I write in a daunting genre of speculative fiction—very few people I know IRL have read my work, out of more than 200 short stories, two blogs, and six books—but within that, I’ve been hosting a quarterly writing contest for two years. I propose a theme (sometimes the result of a vote), people sign up and write one completely new and original 2,000-word story within the span of a month, and other people review the anonymous entries based on various categories.
It started on Twitter, but I’ve expanded my reach to DeviantArt, Tumblr, Instagram, Facebook, and some online forums in the genre. Our October contest saw the highest number of signups, and even though half of them couldn’t make it to the finish line, it also broke a record in submitted entries. New people sign up for each contest, and the evaluations come from everywhere, all over the world. I had to build a newsletter to remind writers and readers of upcoming events and stages in each contest, but I always try to keep things as anonymous as possible. Identity is safe with me.
Right now I’m reviewing the stories, and I go through this in every contest: I’m just astonished by the brilliance and innovation of these random writers. Some of them are famous names within the scene, others are newcomers who want to learn, still others just need some motivation and company to write. Without fail, they take the theme and reinterpret it in highly creative ways, making even tired topics fresh and exciting. When you look at the list of submitted titles, you never know what you’re going to get. It’s a real thrill: the writers get reviews and feedback, and the readers get a squadron of talent creating a couple dozen new works in their area of interest.
There are no prizes, only bragging rights. For a while, a CGI artist offered a custom commission for the winner, which was a nice addition. Once, some unusual fellow from Singapore wanted to post a cash prize for the winner, but I felt that would corrupt the point of these contests. I wanted new writers to develop their chops, and I challenged experienced writers to create outside of their comfort zone, and they do, eagerly. They take chances, they try something new, they break bad habits. I never wanted people to rely upon their strengths and trust in the familiar, putting their best efforts out there not for personal betterment but a sum of money. That’s not the point of this at all.
Some people take it hard when they don’t win, of course. The two most difficult obstacles for new writers to get over are giving yourself permission to just write crap and to receive criticism. I’ve urged beginning writers to seek out the better known writers or the winners and pick their brains for help. I’ve written a style guide for writers in this genre to clear up some misconceptions, correct common mistakes, and I’ve built a list of writer’s resources for self-editing, research, and inspiration. For the writers from other countries I’ve offered my services for a light edit, just to clean up a choppy page and gently shift things into order.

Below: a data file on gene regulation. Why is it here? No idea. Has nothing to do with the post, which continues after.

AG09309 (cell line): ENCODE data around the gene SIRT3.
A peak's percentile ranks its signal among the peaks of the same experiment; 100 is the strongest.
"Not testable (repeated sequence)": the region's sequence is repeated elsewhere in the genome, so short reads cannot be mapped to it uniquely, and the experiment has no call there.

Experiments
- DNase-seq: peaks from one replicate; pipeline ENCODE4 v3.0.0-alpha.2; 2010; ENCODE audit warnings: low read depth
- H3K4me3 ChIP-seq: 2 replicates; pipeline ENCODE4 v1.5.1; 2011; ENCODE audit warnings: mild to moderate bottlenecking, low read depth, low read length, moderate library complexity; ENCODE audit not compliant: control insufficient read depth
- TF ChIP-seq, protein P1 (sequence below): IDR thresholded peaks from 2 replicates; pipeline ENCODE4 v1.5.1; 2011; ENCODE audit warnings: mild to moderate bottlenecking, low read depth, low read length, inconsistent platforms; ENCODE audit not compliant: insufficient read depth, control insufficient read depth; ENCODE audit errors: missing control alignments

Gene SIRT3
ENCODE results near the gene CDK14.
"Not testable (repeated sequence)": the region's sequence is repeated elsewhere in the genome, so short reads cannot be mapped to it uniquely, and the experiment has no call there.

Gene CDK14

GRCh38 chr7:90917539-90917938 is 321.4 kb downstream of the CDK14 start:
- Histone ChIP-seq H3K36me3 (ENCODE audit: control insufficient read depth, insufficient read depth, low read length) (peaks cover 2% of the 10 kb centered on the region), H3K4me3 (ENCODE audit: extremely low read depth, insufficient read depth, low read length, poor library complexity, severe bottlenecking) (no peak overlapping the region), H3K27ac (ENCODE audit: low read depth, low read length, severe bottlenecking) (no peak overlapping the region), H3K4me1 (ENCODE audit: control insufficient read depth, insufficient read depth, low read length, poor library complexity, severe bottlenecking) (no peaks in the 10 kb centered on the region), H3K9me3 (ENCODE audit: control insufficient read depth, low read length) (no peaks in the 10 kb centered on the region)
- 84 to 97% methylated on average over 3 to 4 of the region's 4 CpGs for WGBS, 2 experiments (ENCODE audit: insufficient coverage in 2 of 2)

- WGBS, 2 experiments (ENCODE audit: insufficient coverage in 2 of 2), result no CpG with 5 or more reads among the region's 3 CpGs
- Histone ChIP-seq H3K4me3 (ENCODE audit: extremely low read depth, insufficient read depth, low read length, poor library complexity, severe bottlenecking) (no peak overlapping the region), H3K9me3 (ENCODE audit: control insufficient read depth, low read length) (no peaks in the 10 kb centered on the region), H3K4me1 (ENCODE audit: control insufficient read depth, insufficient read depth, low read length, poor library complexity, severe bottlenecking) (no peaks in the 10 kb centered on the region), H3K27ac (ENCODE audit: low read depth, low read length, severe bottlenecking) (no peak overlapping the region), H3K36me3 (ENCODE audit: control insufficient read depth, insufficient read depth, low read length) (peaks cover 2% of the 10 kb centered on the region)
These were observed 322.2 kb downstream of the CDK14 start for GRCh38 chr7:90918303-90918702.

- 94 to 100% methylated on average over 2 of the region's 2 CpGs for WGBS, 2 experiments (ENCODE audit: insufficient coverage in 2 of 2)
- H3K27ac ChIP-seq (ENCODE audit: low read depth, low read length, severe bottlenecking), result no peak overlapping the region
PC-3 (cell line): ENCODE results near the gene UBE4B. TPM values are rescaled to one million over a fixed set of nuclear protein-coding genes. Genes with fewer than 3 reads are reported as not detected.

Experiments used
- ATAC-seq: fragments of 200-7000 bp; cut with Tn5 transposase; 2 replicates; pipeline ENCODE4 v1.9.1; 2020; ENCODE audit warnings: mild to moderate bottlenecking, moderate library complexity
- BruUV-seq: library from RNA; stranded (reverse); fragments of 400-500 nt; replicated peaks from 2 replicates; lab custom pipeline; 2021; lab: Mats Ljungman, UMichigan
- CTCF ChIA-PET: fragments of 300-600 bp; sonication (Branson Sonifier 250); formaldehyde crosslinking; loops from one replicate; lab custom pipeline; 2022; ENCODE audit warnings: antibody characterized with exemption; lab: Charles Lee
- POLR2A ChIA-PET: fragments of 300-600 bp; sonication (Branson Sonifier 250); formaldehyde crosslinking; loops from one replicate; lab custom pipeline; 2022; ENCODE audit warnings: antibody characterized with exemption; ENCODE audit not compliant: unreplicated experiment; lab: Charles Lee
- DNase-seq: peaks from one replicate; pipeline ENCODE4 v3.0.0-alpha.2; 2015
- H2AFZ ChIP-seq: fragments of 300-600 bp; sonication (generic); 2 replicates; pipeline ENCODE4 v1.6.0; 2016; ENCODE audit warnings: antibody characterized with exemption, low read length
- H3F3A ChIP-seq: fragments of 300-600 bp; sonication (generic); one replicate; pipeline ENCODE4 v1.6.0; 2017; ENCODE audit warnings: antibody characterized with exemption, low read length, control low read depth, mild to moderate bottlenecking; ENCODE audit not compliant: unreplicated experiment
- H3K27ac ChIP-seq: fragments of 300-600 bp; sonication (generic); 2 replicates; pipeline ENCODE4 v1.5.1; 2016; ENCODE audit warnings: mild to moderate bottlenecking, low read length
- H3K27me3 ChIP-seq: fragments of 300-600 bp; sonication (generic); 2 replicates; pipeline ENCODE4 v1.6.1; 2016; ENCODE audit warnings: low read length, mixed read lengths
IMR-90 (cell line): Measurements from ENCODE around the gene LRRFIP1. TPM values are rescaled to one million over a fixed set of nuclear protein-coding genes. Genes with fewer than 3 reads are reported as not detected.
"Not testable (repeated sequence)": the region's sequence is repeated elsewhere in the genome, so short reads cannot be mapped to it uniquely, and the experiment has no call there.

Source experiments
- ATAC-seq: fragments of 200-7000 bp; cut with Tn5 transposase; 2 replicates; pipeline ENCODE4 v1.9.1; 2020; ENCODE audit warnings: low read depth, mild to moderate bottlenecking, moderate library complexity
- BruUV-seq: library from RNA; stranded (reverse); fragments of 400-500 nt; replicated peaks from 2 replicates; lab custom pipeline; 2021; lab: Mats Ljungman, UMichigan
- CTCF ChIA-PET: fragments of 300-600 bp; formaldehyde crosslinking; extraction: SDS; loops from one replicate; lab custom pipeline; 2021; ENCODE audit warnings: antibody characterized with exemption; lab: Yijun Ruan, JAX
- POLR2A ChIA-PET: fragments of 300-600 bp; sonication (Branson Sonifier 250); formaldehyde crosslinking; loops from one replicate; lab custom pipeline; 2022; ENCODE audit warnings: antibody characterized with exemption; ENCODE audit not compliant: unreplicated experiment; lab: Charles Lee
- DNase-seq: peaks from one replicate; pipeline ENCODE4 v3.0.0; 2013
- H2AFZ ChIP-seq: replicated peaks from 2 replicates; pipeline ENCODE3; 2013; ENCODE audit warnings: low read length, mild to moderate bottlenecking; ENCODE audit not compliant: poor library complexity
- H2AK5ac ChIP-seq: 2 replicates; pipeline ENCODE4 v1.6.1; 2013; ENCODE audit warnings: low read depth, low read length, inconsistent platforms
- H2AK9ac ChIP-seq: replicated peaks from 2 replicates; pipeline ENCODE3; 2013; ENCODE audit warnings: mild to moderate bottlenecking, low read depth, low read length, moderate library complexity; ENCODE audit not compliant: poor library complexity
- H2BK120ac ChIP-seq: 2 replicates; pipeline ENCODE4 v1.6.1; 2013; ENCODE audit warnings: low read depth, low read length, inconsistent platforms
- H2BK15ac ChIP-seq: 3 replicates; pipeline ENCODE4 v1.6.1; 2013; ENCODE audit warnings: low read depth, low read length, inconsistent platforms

There’s no fee to enter, and I do as much as I can for free: the quarterly websites are built on Google Sites, copied and upgraded from the previous contests (I learn something every time: for this contest I instituted tags and trigger warnings, at a reader’s plea), and I just need a few evenings to build the social media promotion, reminders for deadlines, links to the rules and the evaluation pages, &c. My wife has been wholly supportive of this effort, carefully making space for me to fulfill these self-imposed requirements for a few dozen people I’ve never met.
Like I said, I’m in the middle of reviewing them right now, and I’m overwhelmed with gratitude at how it’s taken off, the amazing things these writers are accomplishing and sharing. I’ve met a few of them at a convention in New York; I will never know who some of them are, their shame of their passions is too great. They can’t confess their interests to their closest friends, and some of them have lost relationships due to their kink. I’m lucky, I know, that my wife is so supportive, and I called upon some generous friends to compose and perform an amazing song in this genre. It’s my hope that these contests and the support we all offer in this community give them the strength to be honest unto themselves and fly their freak flag high.
I mean, we’re all almost dead, things are wrapping up very quickly. There’s no time to be ashamed of what gives you the spark of joy.
Image: Charles Dana Gibson, “The Weaker Sex,” for Collier’s Weekly v.31, July 4, 1903